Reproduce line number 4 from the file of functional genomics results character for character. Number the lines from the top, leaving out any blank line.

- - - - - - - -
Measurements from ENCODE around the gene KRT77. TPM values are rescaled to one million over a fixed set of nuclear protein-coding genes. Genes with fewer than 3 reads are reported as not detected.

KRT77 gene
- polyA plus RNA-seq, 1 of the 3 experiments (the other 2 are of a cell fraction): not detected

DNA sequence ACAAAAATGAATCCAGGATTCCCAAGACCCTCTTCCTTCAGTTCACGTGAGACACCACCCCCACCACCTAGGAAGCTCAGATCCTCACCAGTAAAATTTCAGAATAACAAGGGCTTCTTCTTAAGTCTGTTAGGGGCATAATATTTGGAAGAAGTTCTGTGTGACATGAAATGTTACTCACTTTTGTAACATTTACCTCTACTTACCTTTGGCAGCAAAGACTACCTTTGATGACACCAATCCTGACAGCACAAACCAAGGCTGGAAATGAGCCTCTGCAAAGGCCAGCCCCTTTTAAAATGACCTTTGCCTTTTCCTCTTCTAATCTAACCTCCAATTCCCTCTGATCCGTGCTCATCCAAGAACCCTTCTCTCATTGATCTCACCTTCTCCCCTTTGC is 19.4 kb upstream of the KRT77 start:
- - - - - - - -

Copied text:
DNA sequence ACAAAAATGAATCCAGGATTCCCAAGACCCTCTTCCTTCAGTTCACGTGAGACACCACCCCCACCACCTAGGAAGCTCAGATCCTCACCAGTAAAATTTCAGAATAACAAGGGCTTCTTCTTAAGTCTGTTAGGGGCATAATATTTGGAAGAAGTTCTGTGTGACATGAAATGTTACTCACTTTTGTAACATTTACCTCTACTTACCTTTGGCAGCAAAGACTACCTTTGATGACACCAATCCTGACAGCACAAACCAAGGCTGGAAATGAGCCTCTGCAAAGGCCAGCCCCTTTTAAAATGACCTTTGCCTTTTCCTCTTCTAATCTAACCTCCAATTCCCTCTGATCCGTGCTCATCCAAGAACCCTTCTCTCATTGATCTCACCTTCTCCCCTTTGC is 19.4 kb upstream of the KRT77 start: